By David Vaught
"It is an excellent country," exclaimed Stephen J. box, the long run U.S. perfect court docket justice, upon arriving in California in 1849. Field's pronouncement was once greater than simply an expression of exuberance. For an electrifying second, he and one other 100,000 hopeful gold miners chanced on themselves face-to-face with anything commensurate to their means to dream. so much did not hit pay airborne dirt and dust in gold. Thereafter, one illustrative workforce of them struggled to make a residing in wheat, farm animals, and fruit alongside Putah Creek within the reduce Sacramento Valley. Like box, they by no means forgot that first "glorious" second in California while whatever appeared attainable. In After the Gold Rush, David Vaught examines the hard-luck miners-turned-farmers -- the Pierces, Greenes, Montgomerys, Careys, and others -- who refused to confess a moment failure, confronted flood and drought, persisted enormous disputes and confusion over land coverage, and struggled to come back to grips with the vagaries of neighborhood, nationwide, and global markets.Their dramatic tale exposes the bottom of the yank dream and the haunting effects of attempting to strike it wealthy. (2007)
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Extra resources for After the Gold Rush: Tarnished Dreams in the Sacramento Valley (Revisiting Rural America)
Montgomery hoped, along with many hundreds of other Kentucky immigrants in the county, to take advantage of the state preemption act, which permitted squatters to claim 160 acres of the public domain with the guarantee that, once surveyed, they would have the ﬁrst right to purchase their lands at the minimum price of $2 per acre. The costs of moving and getting started—clearing and plowing the heavily forested land, buying seed, implements, and hogs, and building a cabin— did not allow them to save any money, however.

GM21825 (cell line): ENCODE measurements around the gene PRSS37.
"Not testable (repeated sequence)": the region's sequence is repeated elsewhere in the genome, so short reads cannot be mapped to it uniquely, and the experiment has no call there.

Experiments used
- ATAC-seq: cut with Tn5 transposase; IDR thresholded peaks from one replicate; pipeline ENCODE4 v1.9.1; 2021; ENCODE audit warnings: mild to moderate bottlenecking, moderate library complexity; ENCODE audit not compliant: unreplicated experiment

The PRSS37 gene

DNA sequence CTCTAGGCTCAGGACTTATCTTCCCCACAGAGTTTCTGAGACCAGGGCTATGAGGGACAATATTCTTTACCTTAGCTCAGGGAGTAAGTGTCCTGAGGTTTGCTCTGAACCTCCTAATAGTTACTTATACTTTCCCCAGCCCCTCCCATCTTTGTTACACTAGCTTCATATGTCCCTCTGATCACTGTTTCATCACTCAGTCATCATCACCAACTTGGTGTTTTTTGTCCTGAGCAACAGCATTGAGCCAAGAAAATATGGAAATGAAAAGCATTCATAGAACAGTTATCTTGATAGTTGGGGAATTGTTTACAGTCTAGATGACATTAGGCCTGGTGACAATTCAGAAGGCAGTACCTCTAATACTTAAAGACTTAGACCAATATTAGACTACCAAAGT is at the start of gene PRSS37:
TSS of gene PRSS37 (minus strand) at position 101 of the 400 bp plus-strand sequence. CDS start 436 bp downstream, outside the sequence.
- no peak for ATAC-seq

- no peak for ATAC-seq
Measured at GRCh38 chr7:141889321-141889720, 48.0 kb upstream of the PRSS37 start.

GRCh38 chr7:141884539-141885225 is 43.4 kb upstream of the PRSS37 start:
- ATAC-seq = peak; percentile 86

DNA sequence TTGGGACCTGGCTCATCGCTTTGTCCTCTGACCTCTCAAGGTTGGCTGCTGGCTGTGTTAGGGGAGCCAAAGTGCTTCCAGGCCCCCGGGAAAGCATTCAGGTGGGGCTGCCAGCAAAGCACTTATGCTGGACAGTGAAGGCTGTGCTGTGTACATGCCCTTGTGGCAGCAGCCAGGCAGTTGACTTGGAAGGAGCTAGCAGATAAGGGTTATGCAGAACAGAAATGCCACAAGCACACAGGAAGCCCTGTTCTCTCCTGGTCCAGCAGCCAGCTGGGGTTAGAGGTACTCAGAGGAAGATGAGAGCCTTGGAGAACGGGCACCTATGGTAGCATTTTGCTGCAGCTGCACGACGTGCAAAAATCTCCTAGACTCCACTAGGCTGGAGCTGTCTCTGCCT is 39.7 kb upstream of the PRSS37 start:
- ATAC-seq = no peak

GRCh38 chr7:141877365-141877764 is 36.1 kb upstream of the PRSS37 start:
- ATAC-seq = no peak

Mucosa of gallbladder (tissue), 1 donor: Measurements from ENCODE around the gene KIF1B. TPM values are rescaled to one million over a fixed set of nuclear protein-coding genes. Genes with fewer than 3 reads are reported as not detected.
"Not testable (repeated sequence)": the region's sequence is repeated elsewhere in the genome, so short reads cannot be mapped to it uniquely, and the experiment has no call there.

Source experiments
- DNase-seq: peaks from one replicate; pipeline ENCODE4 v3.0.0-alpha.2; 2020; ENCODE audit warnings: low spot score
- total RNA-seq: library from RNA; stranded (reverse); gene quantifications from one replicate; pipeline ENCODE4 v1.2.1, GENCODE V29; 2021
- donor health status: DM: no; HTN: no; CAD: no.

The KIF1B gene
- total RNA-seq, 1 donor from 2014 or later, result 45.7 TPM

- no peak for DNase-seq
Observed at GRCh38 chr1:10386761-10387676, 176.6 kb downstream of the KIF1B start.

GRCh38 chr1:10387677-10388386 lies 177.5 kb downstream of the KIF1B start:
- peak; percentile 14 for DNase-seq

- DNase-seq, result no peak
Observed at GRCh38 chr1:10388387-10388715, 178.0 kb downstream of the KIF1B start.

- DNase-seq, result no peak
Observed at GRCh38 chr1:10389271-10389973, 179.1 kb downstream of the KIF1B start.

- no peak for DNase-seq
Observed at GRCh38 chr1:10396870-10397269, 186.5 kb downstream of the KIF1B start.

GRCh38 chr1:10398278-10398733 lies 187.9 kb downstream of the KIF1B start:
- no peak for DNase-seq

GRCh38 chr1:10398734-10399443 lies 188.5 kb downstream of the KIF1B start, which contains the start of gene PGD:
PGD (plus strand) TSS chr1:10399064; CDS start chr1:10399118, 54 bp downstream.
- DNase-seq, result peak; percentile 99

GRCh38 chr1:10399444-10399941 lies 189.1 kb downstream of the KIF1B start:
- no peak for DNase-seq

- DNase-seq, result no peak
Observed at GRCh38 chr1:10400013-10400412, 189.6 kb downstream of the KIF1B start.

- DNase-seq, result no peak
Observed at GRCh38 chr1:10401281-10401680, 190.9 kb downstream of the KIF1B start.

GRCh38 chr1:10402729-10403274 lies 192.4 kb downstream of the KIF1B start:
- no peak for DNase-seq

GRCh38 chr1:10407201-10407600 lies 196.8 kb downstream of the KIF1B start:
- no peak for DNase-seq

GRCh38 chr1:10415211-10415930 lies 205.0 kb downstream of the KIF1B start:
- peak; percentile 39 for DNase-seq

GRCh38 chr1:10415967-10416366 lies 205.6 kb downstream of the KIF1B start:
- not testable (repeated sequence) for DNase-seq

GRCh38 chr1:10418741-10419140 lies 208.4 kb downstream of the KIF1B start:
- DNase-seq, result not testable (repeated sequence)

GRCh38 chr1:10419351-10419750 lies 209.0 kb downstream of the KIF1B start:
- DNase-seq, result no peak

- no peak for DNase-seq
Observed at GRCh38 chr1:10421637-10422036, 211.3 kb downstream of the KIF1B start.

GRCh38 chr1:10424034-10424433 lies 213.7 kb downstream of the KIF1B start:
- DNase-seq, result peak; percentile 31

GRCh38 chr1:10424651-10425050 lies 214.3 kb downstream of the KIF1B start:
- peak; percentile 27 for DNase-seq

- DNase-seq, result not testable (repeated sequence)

Both 38 Making a Settlement Hutchinson and Davis lobbied the state legislature to secure funding for the society, served as its president at least once, won several ﬁrst-place premiums at society fairs, and clearly reveled in the attention. 20 The zeal with which Hutchinson in particular preached agrarian values seems to reek of hypocrisy; he was hardly what Thomas Je¤erson had in mind, after all. But Hutchinson was no hypocrite in the eyes of his contemporaries. He was a booster, to be sure, but his vision of a thriving, agrarian California had tremendous appeal, especially to the disillusioned miners-turned-farmers anxious to redeem themselves in the Sacramento Valley.
11 Much to his dismay, Wolfskill’s neighborhood began to get a bit more crowded. With the loss of Texas in 1836, the troubled Mexican republic became desperate to secure its northern frontier. Seeking now to encourage immigration from foreign countries, especially the United States, oªcials in Monterey began o¤ering huge tracts of land. That was precisely why they were so willing to issue William Wolfskill’s absentee grant, why Marsh, Yount, and Sutter secured huge tracts of land themselves, and why two organized companies of settlers began making their way to California in the spring of 1841.